Policyholders must comply with policy notice provisions or risk facing arguments from insurers that they have forfeited coverage. Even though many states have case law that prohibits an insurer from denying a claim on the grounds of late notice unless it can demonstrate that the late notice has resulted in prejudice to the insurer, this is not always the case, as one Kentucky hospital recently found out.
In 2011, Ashland Hospital Corporation agreed to pay $40.9 million to resolve allegations by the United States Department of Justice that it billed federal healthcare programs for heart procedures that were not medically necessary.1. Ashland had a $15 million directors and officers policy (the “primary” policy), as well as a $10 million excess policy that covered the time period in question. Both polices were “claims-made” policies, which provide coverage when claims are brought against the insured during the life of the policy, as opposed to “occurrence-based” policies, which provide coverage as long as the covered event occurs during the policy period.
In Ashland’s case, it notified the primary policy carrier of the claim against it, but failed to notify the excess policy carrier until approximately six months later. The excess policy carrier denied coverage on the grounds that notice was untimely. When Ashland pointed out that the carrier had suffered no prejudice by the late notice, the carrier responded that it did not need to establish prejudice because timely notice was a “condition precedent” to coverage under the policy.
The dispute made its way to the United States District Court for the Eastern District of Kentucky. There, the court determined Ashland’s notice was untimely and it further agreed with the insurer that it was not required to demonstrate that Ashland’s late notice resulted in prejudice. Although the court recognized that in some instances an insurer must demonstrate that it suffered prejudice as a result of late notice, in looking at Kentucky state law for guidance, the court found that there was no state law that would require the application of a “notice-prejudice rule” to a claims-made policy.
The court further noted that a majority of jurisdictions do not require an insurer to show prejudice for late notice under a claims-made policy, and it determined that the Kentucky Supreme Court was unlikely to require a showing of prejudice under these facts and under the type of policy at issue. According to the district court, requiring a showing of prejudice would effectively result in a rewriting of the contract and eliminate the benefit to both parties that the reporting requirement served, i.e., to allow the insurer to predict risk and afford lower premiums for its ability to predict that risk.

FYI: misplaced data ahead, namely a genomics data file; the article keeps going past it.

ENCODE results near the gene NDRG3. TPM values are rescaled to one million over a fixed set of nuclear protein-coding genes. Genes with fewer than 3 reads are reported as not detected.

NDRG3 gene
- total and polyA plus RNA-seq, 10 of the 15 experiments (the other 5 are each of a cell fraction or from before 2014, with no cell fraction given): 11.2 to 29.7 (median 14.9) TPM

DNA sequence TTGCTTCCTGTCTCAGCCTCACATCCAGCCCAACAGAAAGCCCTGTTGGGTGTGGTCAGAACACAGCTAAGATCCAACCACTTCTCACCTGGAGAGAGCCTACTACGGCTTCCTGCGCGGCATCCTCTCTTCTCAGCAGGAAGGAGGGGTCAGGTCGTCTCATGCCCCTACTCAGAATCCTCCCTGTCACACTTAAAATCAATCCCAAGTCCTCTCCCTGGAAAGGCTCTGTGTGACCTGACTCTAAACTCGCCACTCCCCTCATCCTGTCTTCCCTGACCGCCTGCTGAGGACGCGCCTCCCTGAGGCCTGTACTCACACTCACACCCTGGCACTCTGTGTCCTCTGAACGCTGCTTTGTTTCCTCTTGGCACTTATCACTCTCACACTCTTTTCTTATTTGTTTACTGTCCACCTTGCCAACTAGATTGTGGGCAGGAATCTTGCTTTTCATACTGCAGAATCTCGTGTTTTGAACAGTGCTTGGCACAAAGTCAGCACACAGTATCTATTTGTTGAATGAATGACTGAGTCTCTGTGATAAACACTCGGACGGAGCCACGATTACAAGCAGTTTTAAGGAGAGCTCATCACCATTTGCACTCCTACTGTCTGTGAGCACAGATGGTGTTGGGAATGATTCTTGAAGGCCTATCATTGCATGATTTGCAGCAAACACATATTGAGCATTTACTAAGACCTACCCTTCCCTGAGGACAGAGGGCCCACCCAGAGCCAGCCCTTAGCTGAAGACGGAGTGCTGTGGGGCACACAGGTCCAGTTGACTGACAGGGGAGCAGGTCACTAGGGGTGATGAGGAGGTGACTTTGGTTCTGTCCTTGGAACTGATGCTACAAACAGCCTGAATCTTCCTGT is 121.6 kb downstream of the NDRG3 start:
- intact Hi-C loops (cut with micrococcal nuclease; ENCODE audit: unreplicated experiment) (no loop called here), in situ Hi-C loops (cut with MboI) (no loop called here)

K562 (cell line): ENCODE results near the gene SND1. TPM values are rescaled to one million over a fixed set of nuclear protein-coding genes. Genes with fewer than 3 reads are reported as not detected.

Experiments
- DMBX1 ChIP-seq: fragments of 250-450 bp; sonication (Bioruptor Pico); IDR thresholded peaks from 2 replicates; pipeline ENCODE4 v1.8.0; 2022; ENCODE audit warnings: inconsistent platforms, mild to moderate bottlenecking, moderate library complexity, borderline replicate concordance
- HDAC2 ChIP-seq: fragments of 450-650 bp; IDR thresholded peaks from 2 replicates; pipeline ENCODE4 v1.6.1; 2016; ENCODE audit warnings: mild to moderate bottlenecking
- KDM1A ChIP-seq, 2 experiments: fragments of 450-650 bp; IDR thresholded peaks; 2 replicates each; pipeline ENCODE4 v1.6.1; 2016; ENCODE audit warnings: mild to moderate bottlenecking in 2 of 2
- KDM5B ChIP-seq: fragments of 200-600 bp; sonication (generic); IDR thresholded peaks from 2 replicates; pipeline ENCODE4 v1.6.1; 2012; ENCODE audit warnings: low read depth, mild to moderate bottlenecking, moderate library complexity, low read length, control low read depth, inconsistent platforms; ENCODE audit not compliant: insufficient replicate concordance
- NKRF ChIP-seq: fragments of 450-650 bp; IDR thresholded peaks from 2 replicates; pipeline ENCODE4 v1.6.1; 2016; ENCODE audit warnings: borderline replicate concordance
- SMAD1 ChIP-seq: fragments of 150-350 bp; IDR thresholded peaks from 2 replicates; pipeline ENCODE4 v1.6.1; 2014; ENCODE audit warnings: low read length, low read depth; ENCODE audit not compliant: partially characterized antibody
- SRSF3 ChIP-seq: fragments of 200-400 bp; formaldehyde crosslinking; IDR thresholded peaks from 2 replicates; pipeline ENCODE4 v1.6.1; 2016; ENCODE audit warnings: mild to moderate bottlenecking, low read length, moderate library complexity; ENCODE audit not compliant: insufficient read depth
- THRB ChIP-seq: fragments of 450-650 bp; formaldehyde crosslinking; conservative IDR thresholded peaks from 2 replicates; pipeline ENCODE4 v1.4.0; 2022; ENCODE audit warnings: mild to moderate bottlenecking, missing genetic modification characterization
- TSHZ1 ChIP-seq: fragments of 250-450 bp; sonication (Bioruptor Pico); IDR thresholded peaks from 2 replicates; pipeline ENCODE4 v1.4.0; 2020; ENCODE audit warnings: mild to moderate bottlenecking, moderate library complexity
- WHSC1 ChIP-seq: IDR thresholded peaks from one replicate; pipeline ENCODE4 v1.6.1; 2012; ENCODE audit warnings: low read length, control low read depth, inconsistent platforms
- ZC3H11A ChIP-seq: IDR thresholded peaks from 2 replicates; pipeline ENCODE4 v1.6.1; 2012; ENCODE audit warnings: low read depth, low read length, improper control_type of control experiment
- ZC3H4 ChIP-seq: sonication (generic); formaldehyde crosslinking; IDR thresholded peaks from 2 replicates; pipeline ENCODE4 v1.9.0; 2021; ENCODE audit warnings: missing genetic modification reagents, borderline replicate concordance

The district court was affirmed on appeal by the Sixth Circuit Court of Appeals, which found that while the Kentucky Supreme Court had adopted the “notice-prejudice rule” under occurrence-based policies, it had never ruled as to whether such a rule would apply to claims-made policies.2. The appellate court agreed with the district court that the Kentucky Supreme Court was unlikely to extend such a rule to claims-made policies like the one at issue that contained what both courts deemed to be an “unambiguous” notice requirement that operated as conditions precedent to coverage.
The take-away from Ashland Hospital Corporation v. RLI Insurance Company is this: To avoid facing arguments that coverage has been forfeited, policyholders must understand the type of policy they have and understand their obligations under the policy. The failure of a policyholder to appreciate the language in the policy or understand the nuances in the law can result in unintended consequences, as Ashland Hospital Corporation found out when it was not permitted to obtain the $10 million in insurance coverage for which it paid.